Finsights #7 – “I saw the fish swim away so it must be fine” - Part 3
My last two posts have been about the range of possible lethal and sublethal impacts of catch and release angling on fish, and I want to round out the discussion with one last post. When it comes to sublethal effects, it’s fairly easy to comprehend the direct consequences of angling on an individual fish. What can be more difficult to understand and discern scientifically is how angling could impact an entire population of fish.
One way to get at population level effects is to examine how angling impacts the fitness of fish. Keepemwet Science Ambassador John McMillan recently provided a nice explanation of what fitness means for fish - the ability of an individual to contribute viable offspring to the next generation. So, a decrease in fitness would be a decrease in the number or the quality of offspring from a given fish.
The research paper for this blog post specifically looked at whether catch and release angling impairs fitness. The scientists were able to take advantage of the unique geography of a small river in Quebec, Canada that also contained a fish ladder, which allowed for a complete inventory of Atlantic salmon that entered the river to spawn. Every fish that entered the river was sampled for their genetic makeup. Genetic samples of fish are most frequently obtained by cutting off or punching out a very small piece of fin (it doesn’t bleed and quickly grows back).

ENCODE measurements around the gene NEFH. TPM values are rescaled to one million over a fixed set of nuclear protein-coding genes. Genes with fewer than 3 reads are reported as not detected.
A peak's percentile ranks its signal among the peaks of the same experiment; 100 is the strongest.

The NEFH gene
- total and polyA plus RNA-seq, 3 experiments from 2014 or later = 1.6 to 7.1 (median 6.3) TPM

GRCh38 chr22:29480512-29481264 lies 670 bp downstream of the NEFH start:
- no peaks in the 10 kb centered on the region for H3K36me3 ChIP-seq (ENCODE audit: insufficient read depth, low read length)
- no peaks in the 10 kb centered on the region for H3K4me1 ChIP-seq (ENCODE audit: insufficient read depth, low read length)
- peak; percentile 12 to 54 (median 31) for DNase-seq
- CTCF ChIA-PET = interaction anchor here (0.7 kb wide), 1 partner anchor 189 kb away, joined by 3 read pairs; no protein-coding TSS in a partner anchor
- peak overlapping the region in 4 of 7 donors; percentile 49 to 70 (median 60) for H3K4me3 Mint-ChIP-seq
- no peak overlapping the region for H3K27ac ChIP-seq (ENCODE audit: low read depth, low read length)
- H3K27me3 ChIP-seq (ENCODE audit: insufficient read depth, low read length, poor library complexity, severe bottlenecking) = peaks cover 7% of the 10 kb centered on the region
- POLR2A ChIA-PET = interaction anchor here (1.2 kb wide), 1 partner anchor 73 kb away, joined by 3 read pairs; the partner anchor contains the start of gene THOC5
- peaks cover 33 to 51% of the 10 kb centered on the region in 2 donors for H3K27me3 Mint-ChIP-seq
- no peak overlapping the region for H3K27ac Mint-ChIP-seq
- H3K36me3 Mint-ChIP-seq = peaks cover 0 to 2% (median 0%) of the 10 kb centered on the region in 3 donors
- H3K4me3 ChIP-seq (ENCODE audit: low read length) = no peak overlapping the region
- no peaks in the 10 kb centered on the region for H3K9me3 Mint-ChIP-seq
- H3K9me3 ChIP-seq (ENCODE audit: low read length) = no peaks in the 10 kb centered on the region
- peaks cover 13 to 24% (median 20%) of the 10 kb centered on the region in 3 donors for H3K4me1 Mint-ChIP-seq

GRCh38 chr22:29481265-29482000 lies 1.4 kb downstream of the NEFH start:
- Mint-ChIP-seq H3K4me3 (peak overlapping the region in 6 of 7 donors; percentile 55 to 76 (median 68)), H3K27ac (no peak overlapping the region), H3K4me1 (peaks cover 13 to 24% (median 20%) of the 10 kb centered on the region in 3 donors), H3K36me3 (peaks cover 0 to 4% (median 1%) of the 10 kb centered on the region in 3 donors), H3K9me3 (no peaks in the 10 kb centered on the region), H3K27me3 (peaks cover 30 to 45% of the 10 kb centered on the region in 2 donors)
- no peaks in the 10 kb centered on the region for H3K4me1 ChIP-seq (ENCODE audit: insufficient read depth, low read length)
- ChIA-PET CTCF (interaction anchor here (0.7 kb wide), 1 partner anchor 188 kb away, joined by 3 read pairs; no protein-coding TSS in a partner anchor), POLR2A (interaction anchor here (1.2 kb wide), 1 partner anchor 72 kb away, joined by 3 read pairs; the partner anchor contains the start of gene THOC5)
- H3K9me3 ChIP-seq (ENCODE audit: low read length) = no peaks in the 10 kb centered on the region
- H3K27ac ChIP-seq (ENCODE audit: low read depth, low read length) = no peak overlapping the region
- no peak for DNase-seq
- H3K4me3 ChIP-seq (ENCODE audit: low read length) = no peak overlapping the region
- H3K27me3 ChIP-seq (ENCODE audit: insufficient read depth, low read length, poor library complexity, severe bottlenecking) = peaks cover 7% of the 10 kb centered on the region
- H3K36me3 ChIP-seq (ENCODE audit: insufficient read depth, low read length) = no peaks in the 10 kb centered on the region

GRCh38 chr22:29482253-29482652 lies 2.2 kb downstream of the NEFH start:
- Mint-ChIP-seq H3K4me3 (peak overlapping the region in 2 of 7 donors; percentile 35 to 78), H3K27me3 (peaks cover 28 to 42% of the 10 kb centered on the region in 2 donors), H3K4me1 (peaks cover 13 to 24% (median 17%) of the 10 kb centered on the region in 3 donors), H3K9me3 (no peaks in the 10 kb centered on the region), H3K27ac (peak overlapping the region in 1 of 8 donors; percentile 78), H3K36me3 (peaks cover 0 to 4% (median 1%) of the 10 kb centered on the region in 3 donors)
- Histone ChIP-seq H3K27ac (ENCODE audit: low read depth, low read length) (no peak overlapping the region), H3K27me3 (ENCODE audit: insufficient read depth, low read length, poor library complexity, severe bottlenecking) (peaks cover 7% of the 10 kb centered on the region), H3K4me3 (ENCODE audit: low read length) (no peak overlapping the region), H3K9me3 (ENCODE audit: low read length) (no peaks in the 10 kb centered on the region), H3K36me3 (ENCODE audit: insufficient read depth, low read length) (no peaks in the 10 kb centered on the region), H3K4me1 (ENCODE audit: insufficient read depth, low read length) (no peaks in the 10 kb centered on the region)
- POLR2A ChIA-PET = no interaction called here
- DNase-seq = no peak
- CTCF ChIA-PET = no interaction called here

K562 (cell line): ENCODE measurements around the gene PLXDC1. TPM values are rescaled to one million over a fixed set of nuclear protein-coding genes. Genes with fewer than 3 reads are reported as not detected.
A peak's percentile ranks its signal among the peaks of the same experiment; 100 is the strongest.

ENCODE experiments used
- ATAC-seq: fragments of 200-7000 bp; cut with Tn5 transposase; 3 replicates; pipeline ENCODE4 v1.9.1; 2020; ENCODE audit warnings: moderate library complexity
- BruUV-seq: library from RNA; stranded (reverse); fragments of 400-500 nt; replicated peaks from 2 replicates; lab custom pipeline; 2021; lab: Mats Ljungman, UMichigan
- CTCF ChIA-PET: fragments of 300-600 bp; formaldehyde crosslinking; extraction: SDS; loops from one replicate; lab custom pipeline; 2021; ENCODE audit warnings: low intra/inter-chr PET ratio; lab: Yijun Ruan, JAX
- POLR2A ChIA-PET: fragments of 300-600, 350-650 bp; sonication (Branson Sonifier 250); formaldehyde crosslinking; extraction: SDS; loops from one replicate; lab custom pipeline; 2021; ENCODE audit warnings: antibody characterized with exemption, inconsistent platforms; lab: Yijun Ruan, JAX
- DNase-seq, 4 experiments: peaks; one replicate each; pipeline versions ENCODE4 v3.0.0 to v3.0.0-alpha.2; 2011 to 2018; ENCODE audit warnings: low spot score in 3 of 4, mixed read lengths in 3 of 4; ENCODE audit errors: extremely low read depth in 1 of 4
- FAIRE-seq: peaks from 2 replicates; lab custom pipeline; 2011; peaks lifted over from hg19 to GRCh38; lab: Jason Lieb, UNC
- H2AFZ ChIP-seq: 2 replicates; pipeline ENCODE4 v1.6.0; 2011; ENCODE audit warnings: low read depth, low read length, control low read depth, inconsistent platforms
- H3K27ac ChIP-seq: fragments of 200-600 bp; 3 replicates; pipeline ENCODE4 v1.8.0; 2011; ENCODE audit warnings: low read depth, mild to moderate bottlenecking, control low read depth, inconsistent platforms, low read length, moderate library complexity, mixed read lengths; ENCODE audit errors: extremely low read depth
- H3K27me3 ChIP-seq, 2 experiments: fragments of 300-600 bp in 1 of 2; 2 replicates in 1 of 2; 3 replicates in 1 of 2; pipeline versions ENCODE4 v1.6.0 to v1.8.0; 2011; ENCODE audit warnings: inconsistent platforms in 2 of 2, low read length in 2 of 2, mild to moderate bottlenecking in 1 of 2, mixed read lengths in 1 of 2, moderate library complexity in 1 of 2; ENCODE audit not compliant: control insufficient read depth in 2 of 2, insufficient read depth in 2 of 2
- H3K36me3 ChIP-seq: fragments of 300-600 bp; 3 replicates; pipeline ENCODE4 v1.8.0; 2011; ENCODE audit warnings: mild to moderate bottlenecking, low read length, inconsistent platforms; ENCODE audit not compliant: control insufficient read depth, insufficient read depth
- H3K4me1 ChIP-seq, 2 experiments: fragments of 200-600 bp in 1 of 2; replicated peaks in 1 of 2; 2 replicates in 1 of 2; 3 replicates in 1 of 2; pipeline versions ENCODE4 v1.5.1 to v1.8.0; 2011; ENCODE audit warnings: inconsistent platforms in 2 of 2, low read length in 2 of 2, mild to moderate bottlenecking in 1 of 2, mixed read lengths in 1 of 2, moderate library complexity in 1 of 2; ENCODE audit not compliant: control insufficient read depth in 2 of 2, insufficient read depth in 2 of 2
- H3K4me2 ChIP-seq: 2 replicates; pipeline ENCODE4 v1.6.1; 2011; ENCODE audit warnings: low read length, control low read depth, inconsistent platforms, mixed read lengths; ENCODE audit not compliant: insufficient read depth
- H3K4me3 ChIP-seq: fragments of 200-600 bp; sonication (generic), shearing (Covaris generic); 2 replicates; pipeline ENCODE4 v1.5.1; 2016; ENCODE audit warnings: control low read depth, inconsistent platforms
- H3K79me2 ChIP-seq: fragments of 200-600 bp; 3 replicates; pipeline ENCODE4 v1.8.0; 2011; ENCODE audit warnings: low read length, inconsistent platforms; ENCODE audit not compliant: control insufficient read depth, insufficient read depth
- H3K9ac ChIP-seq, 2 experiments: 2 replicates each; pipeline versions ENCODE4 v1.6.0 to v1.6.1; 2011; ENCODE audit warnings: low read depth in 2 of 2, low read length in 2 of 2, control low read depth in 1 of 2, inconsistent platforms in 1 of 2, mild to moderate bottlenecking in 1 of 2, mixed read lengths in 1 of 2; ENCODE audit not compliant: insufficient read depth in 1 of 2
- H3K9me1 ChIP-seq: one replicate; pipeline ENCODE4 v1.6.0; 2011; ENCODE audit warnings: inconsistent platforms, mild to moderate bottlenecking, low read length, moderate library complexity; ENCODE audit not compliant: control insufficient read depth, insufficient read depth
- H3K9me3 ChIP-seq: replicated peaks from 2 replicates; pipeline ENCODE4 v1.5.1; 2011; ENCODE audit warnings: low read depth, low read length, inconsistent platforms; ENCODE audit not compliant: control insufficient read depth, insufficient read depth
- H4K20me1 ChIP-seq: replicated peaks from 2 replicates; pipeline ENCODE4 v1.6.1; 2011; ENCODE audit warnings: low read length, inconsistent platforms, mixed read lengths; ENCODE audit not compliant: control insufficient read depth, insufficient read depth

What did they do?
• All salmon entering the river at a fish ladder were genetically sampled and their length measured.
• All anglers on the river were asked to fill out a questionnaire and take a genetic sample of each fish they caught and released.
• The following year, fry (baby salmon) were sampled in the river to determine parentage.
What did they find?
• 20% of the salmon in the river were angled and were the parents of 22% of the offspring. This means that the fish that were caught and released were able to spawn.
• Larger angled salmon produced significantly fewer offspring than non-angled salmon, however, there was no difference in number of offspring (in angled vs. non-angled fish) for smaller salmon.
• Air exposure decreased the fitness of salmon. Depending on water temperature, the reproductive success was 2 to 3 times lower for angled salmon that were air exposed versus those that were not.
Why is this study important to anglers?
• Once again, we see that air exposure is bad for fish. In this case, it’s bad for the next generation of fish.
• All fish are not equal – larger fish can be more susceptible to the sublethal effects of angling. This is true when it comes to fitness, as well as when it comes to stress (link to Finsights #4). As anglers, we need to treat the larger fish that we pursue with the utmost care and respect. Angling can impact large fish in more ways than it does smaller fish and therefore we have an extra duty to Keepemwet.
Sascha Clark Danylchuk